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Reader Steve writes:

With the price of .22LR being what it is I decided to do some research and compare costs between 1998 and 2016. The above chart lists my costs if I were buying in commercially available small quantities, i.e. pounds vs. tons. Pricing for quantities that manufacturers would buy would of course be significantly lower. Sources for the indicated costs came from sellers on the .net using Google terms like “cost of brass (lead) from 1990 thru present (2016). While it is to be expected that, like everything else, prices of metals go up over the years, this shows that the increase in cost of basic materials isn’t consistent with price of the final product . . .


My numbers don’t take labor or other costs of production into account, just the materials. I used 700 rounds based upon brass case weight of an average .22LR case which averages to about 700 cases per pound of brass. Then I used grade school division/multiplication to determine the cost of 50 and 500 rounds.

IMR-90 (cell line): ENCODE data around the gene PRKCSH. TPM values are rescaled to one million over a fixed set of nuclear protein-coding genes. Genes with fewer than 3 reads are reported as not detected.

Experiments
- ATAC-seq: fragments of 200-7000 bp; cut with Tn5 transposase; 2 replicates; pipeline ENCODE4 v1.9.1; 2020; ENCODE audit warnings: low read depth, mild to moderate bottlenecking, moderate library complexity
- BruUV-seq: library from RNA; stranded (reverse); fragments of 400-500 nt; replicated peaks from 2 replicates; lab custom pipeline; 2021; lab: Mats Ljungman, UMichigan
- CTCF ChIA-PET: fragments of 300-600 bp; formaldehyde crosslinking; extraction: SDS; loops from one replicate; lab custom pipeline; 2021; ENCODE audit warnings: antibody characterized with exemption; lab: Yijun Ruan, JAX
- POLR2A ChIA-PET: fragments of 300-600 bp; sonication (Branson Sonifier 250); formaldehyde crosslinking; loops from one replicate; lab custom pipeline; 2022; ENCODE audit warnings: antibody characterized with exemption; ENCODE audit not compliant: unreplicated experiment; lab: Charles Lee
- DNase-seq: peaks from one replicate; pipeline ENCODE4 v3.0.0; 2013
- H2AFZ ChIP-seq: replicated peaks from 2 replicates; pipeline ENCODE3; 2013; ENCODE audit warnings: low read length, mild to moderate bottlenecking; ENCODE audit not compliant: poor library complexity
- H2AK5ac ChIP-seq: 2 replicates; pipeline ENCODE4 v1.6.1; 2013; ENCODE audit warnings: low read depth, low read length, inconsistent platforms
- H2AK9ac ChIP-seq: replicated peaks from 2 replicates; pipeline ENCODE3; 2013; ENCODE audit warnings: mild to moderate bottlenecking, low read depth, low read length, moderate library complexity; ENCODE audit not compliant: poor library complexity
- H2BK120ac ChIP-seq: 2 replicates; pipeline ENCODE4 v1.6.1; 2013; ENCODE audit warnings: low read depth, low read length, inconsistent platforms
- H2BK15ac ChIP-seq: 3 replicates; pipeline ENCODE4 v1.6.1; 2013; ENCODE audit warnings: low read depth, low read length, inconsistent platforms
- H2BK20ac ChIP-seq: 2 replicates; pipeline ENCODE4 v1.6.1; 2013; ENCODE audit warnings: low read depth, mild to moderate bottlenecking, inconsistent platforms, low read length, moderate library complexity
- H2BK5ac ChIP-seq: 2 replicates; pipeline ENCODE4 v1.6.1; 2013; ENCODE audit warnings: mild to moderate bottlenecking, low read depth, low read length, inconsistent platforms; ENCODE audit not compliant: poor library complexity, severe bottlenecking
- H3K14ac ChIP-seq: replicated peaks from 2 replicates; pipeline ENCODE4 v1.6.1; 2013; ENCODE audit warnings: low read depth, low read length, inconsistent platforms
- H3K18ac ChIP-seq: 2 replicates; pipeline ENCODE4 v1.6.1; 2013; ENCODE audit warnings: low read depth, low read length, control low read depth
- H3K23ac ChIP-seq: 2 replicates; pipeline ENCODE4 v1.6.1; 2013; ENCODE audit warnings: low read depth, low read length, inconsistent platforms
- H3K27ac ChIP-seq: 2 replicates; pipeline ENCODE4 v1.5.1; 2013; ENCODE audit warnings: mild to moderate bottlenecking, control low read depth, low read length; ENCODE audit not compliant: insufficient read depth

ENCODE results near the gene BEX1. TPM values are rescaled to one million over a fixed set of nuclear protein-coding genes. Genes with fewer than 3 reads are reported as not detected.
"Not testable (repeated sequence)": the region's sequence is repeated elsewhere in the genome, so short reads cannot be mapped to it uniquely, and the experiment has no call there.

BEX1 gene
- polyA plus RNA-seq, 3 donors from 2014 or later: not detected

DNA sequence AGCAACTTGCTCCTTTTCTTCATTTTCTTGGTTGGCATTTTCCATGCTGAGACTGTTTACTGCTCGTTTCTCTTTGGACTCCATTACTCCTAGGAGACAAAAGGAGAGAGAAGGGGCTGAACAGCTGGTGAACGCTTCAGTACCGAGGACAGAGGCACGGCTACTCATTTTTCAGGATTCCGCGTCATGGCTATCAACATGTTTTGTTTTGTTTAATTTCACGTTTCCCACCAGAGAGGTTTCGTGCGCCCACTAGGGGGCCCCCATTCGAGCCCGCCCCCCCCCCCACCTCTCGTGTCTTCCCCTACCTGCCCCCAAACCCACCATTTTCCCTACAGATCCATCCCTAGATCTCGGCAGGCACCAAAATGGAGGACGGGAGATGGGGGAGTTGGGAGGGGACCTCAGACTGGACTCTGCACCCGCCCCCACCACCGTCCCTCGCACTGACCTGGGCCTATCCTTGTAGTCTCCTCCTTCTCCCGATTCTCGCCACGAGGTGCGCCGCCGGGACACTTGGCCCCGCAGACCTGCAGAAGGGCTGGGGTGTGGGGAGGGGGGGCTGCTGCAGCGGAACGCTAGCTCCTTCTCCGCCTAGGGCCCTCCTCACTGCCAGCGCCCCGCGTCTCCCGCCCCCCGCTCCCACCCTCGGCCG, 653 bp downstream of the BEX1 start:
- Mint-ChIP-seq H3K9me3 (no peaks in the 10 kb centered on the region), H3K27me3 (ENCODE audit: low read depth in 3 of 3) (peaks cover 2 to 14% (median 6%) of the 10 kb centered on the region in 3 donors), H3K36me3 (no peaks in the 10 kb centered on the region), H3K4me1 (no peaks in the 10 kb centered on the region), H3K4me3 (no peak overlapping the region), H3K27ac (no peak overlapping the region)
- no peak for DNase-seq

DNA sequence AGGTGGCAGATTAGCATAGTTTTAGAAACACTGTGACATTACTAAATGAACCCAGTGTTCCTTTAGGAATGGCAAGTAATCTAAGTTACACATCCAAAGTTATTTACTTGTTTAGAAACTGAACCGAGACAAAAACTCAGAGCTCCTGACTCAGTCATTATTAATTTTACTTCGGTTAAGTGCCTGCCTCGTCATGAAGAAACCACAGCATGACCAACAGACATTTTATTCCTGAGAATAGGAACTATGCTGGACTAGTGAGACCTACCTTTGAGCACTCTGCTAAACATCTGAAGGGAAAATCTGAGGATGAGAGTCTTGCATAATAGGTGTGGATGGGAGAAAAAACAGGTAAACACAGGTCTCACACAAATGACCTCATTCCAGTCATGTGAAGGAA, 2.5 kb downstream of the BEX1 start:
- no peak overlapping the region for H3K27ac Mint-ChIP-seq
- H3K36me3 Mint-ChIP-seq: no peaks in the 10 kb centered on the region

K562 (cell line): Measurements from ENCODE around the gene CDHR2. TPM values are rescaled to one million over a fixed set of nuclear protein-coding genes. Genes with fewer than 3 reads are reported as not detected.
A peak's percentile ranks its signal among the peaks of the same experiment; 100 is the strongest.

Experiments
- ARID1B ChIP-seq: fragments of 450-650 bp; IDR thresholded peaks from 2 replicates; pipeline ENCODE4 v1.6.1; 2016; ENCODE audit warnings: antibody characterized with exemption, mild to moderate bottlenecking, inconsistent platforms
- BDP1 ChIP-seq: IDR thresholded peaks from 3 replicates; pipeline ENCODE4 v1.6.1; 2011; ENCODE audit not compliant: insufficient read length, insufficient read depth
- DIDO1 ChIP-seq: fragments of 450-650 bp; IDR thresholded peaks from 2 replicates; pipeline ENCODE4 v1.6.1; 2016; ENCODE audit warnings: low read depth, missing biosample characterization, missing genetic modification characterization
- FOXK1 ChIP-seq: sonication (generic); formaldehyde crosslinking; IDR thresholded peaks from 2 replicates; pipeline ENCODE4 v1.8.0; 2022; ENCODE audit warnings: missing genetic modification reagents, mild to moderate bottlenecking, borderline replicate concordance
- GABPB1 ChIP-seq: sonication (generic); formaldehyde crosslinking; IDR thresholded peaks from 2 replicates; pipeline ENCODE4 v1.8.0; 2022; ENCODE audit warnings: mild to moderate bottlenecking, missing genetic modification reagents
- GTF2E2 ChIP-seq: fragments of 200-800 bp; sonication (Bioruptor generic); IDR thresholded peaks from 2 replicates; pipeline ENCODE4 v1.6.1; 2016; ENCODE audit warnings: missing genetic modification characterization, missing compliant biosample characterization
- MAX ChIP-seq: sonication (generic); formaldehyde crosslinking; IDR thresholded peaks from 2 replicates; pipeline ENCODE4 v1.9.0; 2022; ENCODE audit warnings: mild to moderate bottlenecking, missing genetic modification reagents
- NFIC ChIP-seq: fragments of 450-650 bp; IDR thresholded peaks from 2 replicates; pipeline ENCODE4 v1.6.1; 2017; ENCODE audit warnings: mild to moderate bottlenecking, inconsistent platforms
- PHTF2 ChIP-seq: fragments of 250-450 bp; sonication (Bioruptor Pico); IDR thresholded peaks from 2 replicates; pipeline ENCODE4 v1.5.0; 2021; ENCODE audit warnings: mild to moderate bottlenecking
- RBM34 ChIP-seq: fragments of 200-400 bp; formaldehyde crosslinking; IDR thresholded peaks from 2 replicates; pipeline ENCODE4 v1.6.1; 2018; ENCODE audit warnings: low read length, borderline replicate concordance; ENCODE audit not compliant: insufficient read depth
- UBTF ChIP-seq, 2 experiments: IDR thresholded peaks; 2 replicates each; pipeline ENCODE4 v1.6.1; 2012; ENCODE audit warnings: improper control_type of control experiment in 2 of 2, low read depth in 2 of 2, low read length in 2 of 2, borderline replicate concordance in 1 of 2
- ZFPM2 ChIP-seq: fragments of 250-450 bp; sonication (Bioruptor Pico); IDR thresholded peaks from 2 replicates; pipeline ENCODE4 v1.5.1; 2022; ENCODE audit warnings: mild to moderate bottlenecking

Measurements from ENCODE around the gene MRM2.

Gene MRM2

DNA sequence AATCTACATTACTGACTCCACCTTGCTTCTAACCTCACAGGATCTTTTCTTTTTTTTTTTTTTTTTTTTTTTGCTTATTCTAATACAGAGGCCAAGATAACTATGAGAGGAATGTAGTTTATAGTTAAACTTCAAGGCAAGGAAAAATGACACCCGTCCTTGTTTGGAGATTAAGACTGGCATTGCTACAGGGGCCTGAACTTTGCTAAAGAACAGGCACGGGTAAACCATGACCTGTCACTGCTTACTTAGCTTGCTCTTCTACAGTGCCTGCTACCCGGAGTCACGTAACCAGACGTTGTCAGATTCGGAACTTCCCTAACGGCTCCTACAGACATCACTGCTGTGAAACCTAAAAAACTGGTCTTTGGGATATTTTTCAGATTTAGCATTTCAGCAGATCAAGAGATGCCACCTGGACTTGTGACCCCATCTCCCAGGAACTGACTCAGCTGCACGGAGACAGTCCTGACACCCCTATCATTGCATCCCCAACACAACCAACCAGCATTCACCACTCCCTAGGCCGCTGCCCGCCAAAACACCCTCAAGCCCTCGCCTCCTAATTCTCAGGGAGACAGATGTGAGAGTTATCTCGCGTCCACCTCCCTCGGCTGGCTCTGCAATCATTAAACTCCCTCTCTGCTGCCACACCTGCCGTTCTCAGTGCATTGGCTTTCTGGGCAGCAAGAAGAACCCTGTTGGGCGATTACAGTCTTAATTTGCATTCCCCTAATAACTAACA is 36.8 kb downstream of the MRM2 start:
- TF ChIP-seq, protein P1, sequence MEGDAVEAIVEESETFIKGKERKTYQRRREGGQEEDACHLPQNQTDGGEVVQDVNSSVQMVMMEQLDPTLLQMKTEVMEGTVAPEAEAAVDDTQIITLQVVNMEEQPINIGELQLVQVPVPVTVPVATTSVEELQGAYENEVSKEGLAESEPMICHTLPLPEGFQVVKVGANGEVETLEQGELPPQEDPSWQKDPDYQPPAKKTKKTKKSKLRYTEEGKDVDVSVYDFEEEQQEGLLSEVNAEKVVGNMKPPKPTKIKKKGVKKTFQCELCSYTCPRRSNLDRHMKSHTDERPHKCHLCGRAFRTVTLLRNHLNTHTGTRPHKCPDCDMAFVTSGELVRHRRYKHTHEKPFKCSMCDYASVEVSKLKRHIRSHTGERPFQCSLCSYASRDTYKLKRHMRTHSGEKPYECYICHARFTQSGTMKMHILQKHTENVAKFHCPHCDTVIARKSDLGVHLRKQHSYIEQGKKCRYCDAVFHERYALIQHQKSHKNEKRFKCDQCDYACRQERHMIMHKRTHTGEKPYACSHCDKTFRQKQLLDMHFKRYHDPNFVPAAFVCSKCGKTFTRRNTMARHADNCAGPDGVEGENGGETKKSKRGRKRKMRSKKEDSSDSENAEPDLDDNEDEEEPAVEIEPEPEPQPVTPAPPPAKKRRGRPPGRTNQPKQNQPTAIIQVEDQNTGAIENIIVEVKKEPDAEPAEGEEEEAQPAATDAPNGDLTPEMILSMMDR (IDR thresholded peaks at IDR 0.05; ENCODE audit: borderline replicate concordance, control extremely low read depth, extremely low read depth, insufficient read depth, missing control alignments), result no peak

The retail prices don’t include taxes/shipping, just a cost comparison of the average cost of materials for both years. Even factoring in inflation and increased labor rates in comparing 1998 to 2016, this doesn’t account for the current price, even figuring in overtime costs. In short, adjusting for inflation, why is .22LR so much more expensive today?

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63 Responses to DeSantis Gunhide Question of the Day: Who’s Making All the Money on .22 Ammo?